The Sierra Designs Lightning UL2 tent has decided to rethink the basics of tent design. Does a good design really need fixing?
About the tent:
Sierra Designs has decided to make some bold moves with this tent. Gone are door vestibule s, and in are hybrid single/double walls. They also decided to connect the poles to the outside of the tent, and fuse the tent body and the rain fly. This allows you to pitch the tent in the rain, while keeping the innards of the tent completely rain free. Access to the tent is through the front door, with un-zip-able rain door. Gear storage has been moved to the sides of the tent, with zippered access from the inside.
The tent comes in two varieties. The ultra light model weighs in at 3 lbs. 7 oz, while the slightly heftier model adds an additional 7 oz. to your pack, at 3 lbs 14 oz.
All this is interesting, but does it work? I was worried about the hybrid walls with the intense condensation of Tennessee, and the smallish looking storage spaces on the sides. I decided to find out.
I decided to test this guy out lake side, in the rain (condensation city), in march, while packing in as much gear as I could. All the comfort items made the trip. Hammocks, skillets, camp shoes, butt pads, it was all here. How did the tent come out?
What I liked:
The tent does indeed stay dry inside when pitching, and taking it down while in the rain. In Tennessee, this is priceless. Having the awning above the door means you can leave the front of the tent completely open, and enjoy the rain, instead of hiding from it. If it gets rough, you can still close the door and unzip the doors protective water proof cover, revealing a nice wide mesh window, protected from rain via the same awning. This provides for excellent viewing, and extra ventilation. This awning also created a nice dry place to put my boots on and take them off while it was raining. Livability overall is quite nice, with plenty of room inside for a couple people to move around and co-exist. Two users can both sit up completely vertical and do whatever they need with little intervention from the other. There was plenty of room on both sides of two sleepers for clothing and such without feeling cramped. Getting in and out of the tent was an absolute pleasure. Not having to reach three feet for a far away vestibule zipper was great, and not having to climb over your equipment on the way really makes moving in and out of the tent convenient, and easy. Ventilation was also quite nice, with plenty of mesh and vents all around, minimizing condensation.
Accessing the inside of the tent is easy, and fast. Having your equipment stashed on the sides means you’ll no longer be climbing over your backpack to get in and out. This is very nice.
At first, I thought the gear storage wouldn’t be large enough. Looks are deceiving. I had plenty of room for my pack, boots, cooking equipment, hammock, and pretty much everything I over-packed in. Accessing the gear was incredibly convenient. My entire backpack would slide through the access door. You an also access you gear from the outside by lifting up the “gear closets” off the stakes.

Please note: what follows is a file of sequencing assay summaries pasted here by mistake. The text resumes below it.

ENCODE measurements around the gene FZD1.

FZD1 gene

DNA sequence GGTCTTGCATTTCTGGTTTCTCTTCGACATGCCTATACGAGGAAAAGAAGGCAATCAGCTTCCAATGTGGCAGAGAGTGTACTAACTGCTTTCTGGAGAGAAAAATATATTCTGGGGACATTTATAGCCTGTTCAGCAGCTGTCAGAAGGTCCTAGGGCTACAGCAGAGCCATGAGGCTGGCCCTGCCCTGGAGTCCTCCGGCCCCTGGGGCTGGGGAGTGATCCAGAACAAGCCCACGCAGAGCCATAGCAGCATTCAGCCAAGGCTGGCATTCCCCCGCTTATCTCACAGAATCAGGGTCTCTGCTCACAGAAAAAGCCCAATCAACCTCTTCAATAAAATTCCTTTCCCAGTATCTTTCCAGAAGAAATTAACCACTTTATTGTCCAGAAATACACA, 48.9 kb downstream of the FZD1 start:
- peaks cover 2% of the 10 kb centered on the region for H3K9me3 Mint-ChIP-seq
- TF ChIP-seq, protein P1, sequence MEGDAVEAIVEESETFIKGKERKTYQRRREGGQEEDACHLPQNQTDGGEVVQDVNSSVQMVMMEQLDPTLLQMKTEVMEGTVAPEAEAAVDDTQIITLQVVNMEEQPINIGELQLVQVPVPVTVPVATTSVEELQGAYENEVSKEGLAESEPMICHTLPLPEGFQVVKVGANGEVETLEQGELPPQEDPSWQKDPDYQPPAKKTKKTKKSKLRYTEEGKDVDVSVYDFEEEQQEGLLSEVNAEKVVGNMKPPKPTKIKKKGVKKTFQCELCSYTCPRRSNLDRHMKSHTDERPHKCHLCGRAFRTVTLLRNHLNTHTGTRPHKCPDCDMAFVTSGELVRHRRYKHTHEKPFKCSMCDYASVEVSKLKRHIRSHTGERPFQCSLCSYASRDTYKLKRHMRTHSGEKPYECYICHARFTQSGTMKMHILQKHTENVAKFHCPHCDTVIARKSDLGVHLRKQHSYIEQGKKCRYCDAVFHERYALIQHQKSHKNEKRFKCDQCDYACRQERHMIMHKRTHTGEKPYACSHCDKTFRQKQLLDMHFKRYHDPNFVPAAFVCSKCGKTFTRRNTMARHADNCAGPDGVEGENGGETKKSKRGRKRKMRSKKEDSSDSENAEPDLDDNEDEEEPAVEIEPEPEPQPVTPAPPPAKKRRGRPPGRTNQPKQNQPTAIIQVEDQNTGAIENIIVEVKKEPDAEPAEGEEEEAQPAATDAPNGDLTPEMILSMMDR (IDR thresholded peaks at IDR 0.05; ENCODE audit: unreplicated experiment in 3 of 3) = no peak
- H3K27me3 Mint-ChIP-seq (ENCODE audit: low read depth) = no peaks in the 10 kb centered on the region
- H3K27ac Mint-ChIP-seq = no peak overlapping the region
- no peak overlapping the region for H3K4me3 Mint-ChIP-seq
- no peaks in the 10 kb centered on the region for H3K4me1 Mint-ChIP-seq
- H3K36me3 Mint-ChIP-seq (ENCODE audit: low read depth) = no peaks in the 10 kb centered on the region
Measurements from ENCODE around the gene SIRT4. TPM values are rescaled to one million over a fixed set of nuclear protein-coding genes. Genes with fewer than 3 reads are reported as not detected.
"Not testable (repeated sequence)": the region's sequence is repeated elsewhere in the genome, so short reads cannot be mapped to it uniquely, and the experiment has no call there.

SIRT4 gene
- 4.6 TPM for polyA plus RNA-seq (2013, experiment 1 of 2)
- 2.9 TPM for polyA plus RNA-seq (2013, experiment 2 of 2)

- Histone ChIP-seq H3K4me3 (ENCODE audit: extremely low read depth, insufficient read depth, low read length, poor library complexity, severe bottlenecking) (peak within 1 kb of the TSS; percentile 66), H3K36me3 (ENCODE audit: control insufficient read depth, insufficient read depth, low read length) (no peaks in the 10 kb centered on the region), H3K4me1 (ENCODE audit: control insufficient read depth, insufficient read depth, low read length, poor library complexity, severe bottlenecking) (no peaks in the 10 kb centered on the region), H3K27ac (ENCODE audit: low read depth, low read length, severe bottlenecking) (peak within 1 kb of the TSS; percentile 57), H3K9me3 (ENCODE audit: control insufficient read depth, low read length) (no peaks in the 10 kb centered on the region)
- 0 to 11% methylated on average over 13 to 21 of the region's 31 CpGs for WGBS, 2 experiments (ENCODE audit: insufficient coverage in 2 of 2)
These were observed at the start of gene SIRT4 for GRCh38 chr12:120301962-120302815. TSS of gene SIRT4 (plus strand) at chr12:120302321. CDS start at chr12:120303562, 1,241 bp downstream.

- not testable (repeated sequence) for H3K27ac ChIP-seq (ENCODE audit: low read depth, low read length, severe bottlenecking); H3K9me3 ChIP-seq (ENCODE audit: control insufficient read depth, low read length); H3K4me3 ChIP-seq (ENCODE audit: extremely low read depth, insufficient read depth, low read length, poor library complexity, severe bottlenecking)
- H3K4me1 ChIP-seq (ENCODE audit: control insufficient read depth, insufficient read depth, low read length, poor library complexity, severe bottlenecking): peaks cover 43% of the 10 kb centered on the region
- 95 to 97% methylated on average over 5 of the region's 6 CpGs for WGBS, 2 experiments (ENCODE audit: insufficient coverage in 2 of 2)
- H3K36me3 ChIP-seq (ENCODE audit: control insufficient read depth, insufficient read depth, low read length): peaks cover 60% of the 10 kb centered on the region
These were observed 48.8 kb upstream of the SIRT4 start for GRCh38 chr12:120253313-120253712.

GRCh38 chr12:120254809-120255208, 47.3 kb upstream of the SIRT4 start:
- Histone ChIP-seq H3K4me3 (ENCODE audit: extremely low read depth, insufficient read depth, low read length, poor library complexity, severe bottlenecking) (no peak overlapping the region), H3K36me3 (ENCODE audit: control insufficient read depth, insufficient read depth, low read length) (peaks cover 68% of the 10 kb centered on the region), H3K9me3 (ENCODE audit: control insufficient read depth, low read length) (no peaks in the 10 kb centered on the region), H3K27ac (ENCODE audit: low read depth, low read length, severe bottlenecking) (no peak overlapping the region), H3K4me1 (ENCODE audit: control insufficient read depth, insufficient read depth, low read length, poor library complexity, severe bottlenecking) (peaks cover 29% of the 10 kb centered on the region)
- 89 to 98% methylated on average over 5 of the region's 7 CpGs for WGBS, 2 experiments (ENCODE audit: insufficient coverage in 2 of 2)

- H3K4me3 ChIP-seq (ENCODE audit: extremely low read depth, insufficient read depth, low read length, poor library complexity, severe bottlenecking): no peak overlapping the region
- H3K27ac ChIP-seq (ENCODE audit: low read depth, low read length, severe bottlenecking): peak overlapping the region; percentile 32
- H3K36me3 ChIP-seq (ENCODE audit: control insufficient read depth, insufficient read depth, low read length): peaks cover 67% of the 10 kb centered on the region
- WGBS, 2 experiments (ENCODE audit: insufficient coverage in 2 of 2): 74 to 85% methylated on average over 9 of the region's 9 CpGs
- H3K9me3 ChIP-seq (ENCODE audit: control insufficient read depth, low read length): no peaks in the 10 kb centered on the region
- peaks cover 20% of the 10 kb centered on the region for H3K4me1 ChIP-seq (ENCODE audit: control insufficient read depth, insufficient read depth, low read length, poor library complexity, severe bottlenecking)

Build quality was excellent. The poles were DAC. The floor material was tough feeling enough that I didn’t feel the need to use a footprint (essentially cutting the tents pack weight by several ounces). The tent pitched taut and rigid. The included tent stakes were DAC aluminum, my particular favorite. Brownie points.
The tent kept us bone dry, shedding the rain with no wetting out. The tent didn’t so much as wiggle in the wind.
The tent is pretty light. It’s not exactly what I call “ultra light”, but you’re not going to throw your back out carrying it around either. The tent packs small, and it is compact enough to carry on the outside or the inside of your backpack.
Setup is quick, and easy. Simply throw the tent out, stake it down, clip in the poles, lift the tent up to the poles and clip it on. Stake out the gear closets and you’re good to go. There is no pitching the body, then the rain cover. They are one, and completely fused.
What I didn’t like:
The tent uses double and single wall sections to cut weight, and create the dry pitching design that’s so nice. The only downfall here, is if you live in super humid conditions, like myself, you’ll gain some condensation on any tent, and these single wall sections leave you exposed to this. Luckily, they though it through and the double wall sections are the areas that you would normally be brushing up against. You have mesh about hips up, and in the foot box. However, you have double walls around the shin area. I did lap up some moisture from condensation on one side of my sleeping bag in about a one foot section, but it wasn’t enough to cause any issues.
I quite like the Sierra Designs Lightning 2. Having the awning on the front for visibility and ventilation removes the feeling of claustrophobia that many get from hanging out in a tent in the rain. Storing the gear on the sides is genius, and really enhances the usability of the tent. Storage space is good, with plenty of room to store anything you might have with you on a typical backpacking trip. The tent is light, durable, and keeps you bone dry. Despite the minor issue of a damp corner of my sleeping bag, I still very much like the tent, and will happily overlook the tiny quibble.